Aortic services have enjoyed a new impetus in recent years, and the distribution of aortic services has evolved in the last few decades. Accepting that technology creates an environment where more care can be delivered to a larger volume of patients, the provision of care in a team setting is now recognized to improve outcomes and maximize resource use. The aortic team offers the ideal model for contemporary health care service provision. A strong, dedicated multidisciplinary team with a varied skill set and fidelity to the aortic service is essential to building an aortic program. This article outlines the benefits of centralizing services, assembling the correct multidisciplinary team, amassing essential resources, and building dedicated critical care facilities in the development of an aortic service.


Substantial, robust evidence has demonstrated that concentrating expertise and centralizing services are necessary for delivering high-quality aortic care, resulting in improved outcomes with higher-volume practice.1,2 This relationship persists regardless of whether the aortic repair is abdominal or thoracic or when the pathology is an aneurysm or dissection.2-4 Furthermore, outcomes continue to improve with time when services are centralized.5

Although infrarenal endovascular aneurysm repair (EVAR) is a reasonably straightforward procedure, examining the volume-outcome relationship is valuable when building an aortic team. This volume-outcome relationship was a major stimulus in reconfiguring vascular services in the United Kingdom (UK). A VASCUNET report from 1999 to 2006 showed worse EVAR-related outcomes in the UK compared with many other countries (7.9% vs 1.9%–4.5%),6 which led to the establishment of the Abdominal Aortic Aneurysm (AAA) Quality Improvement Program. Restructuring services, with a move toward concentrating services into specialist centers, has proven to reduce mortality and advance technology, as reflected in the VASCUNET report from 2012, in which UK outcomes had improved with a reduction in elective AAA mortality to 2.4%.7 Despite national improvements, the outcomes of AAA repair still considerably vary between different hospitals in the National Health Service,8 analogous to the interprovider variation reported across a range of emergency medical and surgical conditions.9 This suggests that underlying institutional structures and processes contribute independently to patient outcomes and that further concentration and specialization are necessary.

Developing clinical pathways within and between networks has been a major thrust of vascular centers around the UK. A UK study reported a clear relationship between high-volume units and enhanced outcomes, with a 13% reduction in the mortality odds for each additional 20 cases performed.10 This relationship also exists in the United States, with a Medicare study reporting that higher-volume units had better mortality outcomes after EVAR in a risk-adjusted analysis (odds ratio [OR], 1.68; 95% confidence interval [CI], 1.32–2.22).11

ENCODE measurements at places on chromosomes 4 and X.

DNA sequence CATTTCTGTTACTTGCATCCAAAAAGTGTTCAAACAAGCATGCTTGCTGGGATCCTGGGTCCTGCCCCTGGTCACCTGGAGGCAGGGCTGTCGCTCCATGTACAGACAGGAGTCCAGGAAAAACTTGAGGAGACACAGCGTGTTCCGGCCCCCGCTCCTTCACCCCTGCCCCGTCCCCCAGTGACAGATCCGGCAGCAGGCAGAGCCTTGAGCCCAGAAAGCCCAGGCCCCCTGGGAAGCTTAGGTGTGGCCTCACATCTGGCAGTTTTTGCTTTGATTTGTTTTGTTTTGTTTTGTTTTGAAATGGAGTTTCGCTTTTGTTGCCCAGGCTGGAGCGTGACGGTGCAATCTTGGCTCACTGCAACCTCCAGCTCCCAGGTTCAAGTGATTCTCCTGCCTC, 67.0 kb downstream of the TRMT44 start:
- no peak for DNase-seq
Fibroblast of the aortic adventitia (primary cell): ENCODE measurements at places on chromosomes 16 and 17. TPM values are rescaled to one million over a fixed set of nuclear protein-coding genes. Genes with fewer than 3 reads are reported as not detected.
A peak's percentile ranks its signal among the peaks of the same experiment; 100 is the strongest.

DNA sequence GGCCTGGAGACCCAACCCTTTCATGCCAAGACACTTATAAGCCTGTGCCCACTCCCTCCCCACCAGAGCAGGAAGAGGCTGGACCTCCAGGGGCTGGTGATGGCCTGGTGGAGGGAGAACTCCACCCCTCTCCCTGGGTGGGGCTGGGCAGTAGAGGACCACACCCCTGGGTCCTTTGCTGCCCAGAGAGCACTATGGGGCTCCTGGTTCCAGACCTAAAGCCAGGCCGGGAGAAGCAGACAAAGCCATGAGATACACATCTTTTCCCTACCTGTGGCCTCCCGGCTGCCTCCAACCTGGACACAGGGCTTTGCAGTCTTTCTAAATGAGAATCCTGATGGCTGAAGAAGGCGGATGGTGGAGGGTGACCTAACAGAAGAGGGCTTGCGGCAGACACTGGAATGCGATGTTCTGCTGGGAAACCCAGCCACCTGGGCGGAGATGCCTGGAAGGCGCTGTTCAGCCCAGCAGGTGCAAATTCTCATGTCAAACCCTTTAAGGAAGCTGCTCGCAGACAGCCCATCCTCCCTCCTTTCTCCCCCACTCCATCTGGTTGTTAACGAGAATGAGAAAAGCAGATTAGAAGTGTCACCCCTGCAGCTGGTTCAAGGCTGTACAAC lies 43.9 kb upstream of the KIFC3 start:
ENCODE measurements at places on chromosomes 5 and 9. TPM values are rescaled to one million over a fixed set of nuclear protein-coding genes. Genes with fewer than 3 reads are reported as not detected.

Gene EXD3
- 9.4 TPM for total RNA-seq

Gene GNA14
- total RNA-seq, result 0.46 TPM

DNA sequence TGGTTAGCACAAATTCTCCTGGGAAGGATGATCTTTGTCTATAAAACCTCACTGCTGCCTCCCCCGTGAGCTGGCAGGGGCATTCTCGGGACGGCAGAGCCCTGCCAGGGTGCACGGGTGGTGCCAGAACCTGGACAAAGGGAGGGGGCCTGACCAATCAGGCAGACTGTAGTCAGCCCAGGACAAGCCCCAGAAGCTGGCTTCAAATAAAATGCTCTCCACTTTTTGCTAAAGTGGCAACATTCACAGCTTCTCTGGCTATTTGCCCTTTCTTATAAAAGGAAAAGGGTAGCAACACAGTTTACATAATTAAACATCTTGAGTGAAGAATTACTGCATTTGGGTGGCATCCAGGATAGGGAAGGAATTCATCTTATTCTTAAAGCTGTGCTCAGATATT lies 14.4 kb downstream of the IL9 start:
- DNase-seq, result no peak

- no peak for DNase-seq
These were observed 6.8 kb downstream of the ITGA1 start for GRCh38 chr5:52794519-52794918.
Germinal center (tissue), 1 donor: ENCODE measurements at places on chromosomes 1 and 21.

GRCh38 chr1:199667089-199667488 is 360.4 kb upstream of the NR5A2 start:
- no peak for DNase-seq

Such structures and processes are even more pertinent when considering complex aortic repair. Thoracic and thoracoabdominal aortic pathologies require a further concentration of expertise and more complex infrastructures. A comprehensive review of thoracic aortic services in the UK demonstrated that the wide variation in care relates not only to treatment outcomes but also to treatment thresholds.12 Treatment rates for thoracic aortic disease within 6 months of index admission ranged from 7.6% to 31.5% between English counties; risk-adjusted 6-month mortality in untreated patients ranged from 19.4% to 36.3%. In essence, regional units with higher case volumes treat more complex patients, and they do so with significantly lower risk-adjusted mortality relative to low-volume units. However, as with most complex disease therapies, it is naive to presume that the link between good outcomes and high volumes is a straightforward or sustainable association, and allowances need to be made for learning curves and ongoing training within developmental environments. Weiss et al found no difference in mortality between low- and high-volume institutions in California; however, there was a decrease in mortality at high-volume hospitals when they were defined as each year after meeting the initial threshold case volume of nine cases per year.13

This association between case volume and mortality has also been demonstrated with endovascular repair, whereby after the threshold is met, morbidity and mortality reduce, despite increasing complexity.14 This phenomenon can be explained by learning curves, not only in terms of intraoperative skill but also in terms of perioperative care and developing reproducible and consistent pathways of care. In other words, consistent high volumes help standardize outcomes and train surgeons and wider aortic teams.

Aortic repair services are an obvious example of how institutional structures influence outcomes. There is considerable evidence that with the implementation of necessary infrastructure and manpower, the outcomes of aortic repair improve even within different health care systems, across different institutions, and in both elective and emergency settings. Acknowledging this can help identify which factors are consistently associated with the best outcomes, informing efforts to better organize and deliver services for patients who require aortic surgery.15-20

Centralization is contingent on a streamlined emergent care pathway (24/7 availability without diversion), adequate transportation and transfer capabilities, and rapid activation of the multidisciplinary team. The team-based approach shines in aortic rupture. A well-rehearsed team with efficient algorithms for timely provision of care has demonstrated excellent outcomes. Team rehearsal can be enhanced with simulation, which uses virtual or enhanced reality environments to develop technical and communication skills.21 These are further enhanced with technologic approaches to team mobilization, such as the app development under trial at Royal Free London.22